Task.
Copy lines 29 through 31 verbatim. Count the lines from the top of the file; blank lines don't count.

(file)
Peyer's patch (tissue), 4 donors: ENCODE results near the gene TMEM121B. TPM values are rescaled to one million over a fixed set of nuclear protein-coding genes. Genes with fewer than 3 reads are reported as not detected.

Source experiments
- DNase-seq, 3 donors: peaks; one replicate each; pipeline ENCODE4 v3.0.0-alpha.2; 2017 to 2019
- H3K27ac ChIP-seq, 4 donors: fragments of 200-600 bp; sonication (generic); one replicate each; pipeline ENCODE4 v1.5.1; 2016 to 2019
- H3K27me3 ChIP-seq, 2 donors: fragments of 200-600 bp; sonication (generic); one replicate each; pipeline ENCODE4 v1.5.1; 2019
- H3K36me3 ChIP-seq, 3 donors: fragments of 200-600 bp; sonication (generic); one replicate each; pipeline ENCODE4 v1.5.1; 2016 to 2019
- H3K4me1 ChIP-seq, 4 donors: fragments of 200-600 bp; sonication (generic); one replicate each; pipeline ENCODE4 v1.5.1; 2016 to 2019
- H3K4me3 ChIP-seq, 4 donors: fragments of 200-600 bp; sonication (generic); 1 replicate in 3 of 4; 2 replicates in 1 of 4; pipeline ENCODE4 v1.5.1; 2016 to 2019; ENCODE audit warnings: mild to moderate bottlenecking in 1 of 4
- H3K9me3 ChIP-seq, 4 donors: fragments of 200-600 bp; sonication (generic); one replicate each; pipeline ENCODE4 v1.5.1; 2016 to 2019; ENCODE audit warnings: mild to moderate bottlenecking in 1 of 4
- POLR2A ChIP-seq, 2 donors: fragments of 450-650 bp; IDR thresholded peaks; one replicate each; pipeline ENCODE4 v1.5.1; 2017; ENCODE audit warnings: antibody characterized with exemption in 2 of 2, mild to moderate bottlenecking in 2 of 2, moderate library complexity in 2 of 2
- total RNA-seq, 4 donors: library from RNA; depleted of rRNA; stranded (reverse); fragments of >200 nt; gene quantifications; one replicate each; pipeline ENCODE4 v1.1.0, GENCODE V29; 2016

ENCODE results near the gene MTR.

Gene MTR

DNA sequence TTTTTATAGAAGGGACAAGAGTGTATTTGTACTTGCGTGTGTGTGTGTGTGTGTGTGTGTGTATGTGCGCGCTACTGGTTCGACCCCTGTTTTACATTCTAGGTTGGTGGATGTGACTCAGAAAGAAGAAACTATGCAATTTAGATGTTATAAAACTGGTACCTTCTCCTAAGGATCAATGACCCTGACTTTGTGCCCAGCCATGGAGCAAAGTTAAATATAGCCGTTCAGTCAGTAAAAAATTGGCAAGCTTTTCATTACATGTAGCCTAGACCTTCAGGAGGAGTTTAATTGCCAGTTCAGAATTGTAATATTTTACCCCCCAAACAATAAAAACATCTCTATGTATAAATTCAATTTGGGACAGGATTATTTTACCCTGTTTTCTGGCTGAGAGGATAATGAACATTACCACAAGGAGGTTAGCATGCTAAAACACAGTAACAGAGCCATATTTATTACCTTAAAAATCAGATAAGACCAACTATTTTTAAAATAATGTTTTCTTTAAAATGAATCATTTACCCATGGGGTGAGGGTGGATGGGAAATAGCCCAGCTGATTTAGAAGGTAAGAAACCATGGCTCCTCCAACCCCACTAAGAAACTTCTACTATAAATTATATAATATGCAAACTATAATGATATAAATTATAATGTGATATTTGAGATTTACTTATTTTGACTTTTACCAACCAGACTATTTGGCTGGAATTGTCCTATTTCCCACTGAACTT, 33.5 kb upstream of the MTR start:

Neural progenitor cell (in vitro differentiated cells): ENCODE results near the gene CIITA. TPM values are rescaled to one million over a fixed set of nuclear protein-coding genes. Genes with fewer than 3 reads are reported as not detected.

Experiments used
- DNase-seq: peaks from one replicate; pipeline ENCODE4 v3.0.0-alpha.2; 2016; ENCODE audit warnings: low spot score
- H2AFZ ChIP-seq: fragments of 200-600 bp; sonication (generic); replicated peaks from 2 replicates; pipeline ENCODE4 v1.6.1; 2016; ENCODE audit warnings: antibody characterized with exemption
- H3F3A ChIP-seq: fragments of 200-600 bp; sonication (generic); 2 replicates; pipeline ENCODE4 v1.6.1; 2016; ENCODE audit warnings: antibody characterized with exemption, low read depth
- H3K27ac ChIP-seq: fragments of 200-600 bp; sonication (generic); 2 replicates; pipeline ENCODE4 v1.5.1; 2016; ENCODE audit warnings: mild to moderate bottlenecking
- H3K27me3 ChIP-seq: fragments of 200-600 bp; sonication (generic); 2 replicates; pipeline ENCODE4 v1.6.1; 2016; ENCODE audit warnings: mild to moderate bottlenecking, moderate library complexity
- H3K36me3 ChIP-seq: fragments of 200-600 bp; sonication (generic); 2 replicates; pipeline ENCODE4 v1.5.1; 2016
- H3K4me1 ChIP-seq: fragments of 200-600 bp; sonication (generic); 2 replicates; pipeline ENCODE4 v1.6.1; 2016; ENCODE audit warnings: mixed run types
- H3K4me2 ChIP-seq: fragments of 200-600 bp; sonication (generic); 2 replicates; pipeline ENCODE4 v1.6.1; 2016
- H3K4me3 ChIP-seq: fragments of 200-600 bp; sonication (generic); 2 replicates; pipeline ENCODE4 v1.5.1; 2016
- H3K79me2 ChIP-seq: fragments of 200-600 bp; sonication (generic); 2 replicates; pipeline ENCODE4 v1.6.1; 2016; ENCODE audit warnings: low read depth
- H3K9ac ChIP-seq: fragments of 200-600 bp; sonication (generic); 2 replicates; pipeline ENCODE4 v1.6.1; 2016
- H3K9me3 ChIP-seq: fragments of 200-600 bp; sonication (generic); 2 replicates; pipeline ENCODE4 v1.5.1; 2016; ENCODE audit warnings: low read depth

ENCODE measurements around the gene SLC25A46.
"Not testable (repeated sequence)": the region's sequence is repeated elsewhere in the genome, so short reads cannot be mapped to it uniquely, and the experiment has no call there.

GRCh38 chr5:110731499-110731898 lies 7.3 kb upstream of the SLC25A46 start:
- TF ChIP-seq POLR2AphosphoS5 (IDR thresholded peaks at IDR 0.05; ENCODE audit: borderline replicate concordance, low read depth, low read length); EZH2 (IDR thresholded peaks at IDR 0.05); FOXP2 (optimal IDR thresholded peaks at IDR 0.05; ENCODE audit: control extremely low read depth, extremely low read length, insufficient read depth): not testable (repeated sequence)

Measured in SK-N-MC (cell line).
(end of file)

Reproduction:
ENCODE measurements around the gene SLC25A46.
"Not testable (repeated sequence)": the region's sequence is repeated elsewhere in the genome, so short reads cannot be mapped to it uniquely, and the experiment has no call there.

GRCh38 chr5:110731499-110731898 lies 7.3 kb upstream of the SLC25A46 start: